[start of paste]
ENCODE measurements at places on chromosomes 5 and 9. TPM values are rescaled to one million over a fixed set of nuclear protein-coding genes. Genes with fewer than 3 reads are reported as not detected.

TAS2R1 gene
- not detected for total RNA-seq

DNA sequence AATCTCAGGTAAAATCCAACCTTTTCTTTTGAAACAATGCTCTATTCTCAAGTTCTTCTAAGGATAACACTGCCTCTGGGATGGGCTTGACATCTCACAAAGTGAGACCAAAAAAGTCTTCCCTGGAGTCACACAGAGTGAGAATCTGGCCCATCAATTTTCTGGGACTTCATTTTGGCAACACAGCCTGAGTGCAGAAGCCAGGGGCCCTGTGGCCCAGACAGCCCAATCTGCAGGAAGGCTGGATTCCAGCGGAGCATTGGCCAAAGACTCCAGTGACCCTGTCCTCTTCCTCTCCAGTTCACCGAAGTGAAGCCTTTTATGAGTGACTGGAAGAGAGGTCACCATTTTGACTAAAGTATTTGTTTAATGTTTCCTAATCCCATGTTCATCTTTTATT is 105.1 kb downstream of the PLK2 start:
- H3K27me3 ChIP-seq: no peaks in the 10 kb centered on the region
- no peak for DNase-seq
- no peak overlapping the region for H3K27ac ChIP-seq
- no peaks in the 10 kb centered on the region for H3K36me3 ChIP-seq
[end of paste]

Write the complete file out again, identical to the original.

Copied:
ENCODE measurements at places on chromosomes 5 and 9. TPM values are rescaled to one million over a fixed set of nuclear protein-coding genes. Genes with fewer than 3 reads are reported as not detected.

TAS2R1 gene
- not detected for total RNA-seq

DNA sequence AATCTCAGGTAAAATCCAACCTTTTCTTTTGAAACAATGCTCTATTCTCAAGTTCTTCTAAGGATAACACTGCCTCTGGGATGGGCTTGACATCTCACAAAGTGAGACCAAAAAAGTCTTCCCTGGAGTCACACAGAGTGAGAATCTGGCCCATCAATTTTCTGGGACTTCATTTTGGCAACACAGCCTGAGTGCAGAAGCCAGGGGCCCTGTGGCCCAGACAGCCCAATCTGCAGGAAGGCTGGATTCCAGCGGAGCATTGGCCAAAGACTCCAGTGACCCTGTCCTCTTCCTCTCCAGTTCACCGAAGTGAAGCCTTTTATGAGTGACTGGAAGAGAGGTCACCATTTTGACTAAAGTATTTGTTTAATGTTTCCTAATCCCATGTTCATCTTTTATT is 105.1 kb downstream of the PLK2 start:
- H3K27me3 ChIP-seq: no peaks in the 10 kb centered on the region
- no peak for DNase-seq
- no peak overlapping the region for H3K27ac ChIP-seq
- no peaks in the 10 kb centered on the region for H3K36me3 ChIP-seq